I think the most important thing to say here is that–to paraphrase Paul in Philippians 3:8ff–we need to strive to count art as loss in light of the surpassing worth of knowing Christ Jesus our Lord. What I mean is, so long as we are unwilling to lose our art completely, our art (or anything else we might consider to be “our thing”) is not going to be a means for the communication of the beauty of God in Christ (i.e., God glorified) in our lives … Our primary desire and passion must be intimacy with God in Christ and conformity to God in Christ … that has to be–like Mary in Luke 10:42, or the disciples in John 15:5–the one thing, the central thing, the all-consuming thing. Only when the hands of our soul’s passion lay hold of Christ such that they drop anything else they were holding (be it art or another pursuit), only then will the Lord, perhaps, take up art from where we dropped it, place it back into our hands, and bid us to wield it for His Name. 

    Another example I find helpful is of a boat pursuing a distant harbor. The boat’s singular goal is the harbor, but as the boat pursues the harbor, it creates a wake in the water that sends our waves in all directions … the wake is a byproduct of the boat’s pursuit of the harbor; without that pursuit, there would be no wake. However, if the boat starts to see the wake as the “main thing” and starts pursuing the wake, it will get stuck going around in circles and become meaningless. My prayer is that my artwork would be the “wake” that streams off the “boat” of my life as it pursues the “harbor” of Christ … I want it to be an outworking of and byproduct of a supreme desire for Him and to guard against it ever becoming an end in and of itself.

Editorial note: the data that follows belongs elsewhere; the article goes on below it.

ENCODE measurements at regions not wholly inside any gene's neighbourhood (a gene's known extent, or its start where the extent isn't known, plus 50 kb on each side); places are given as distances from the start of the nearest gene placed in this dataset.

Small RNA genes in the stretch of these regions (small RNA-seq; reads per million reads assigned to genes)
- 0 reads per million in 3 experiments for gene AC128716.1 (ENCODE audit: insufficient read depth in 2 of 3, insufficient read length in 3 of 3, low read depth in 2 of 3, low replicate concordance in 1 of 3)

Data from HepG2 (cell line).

So, I think the advice I’d give to Christians seeking to be part of the arts (and the advice I give to and pray for myself) is that we would be first, foremost, and wholly enamored with the beauty of God’s name as He declares it in Jesus. That He Himself would be our life and our joy, such that, should our ability to create art be taken from us, we are not bereft of identity or purpose or joy … since He who is our identity and purpose and joy remains gloriously and satisfyingly the same–whether we are creating art or not. 

    Oh, and I guess one other thing I’d say is this: simply to create beauty and help people to taste the truly beautiful as beautiful IS moving them toward God in Christ, who is the source and form of all beauty. Perception of beauty is not salvific, but if we can present that which is truly beautiful, and present it beautifully, and in a way that others can “taste” as beautiful … we are moving them in the right direction. (And lest someone think “beautiful” here means merely bright and happy etc, recall that supreme beauty is the form of the crucified Christ…..but, that is a topic for another discussion!). The topic of beauty is right at the heart of all that I’ve been saying and deserves further exposition, but perhaps another time.

    Thanks for the chance to interact with you and your readers.

    All For Free

    Christopher Powers releases all this content for free. He does not want to limit your ability to use and enjoy his artwork. Consider supporting him so he can continue to do this.

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    The Hunter. Having played too much World of Warcraft, Zo developed skills in tracking, hunting and trapping. Now seeking to redeem the time, Zo uses these skills to find nerdy stuff for you to enjoy. Has a fondness for coffee, presuppositional apologetics and drum & bass.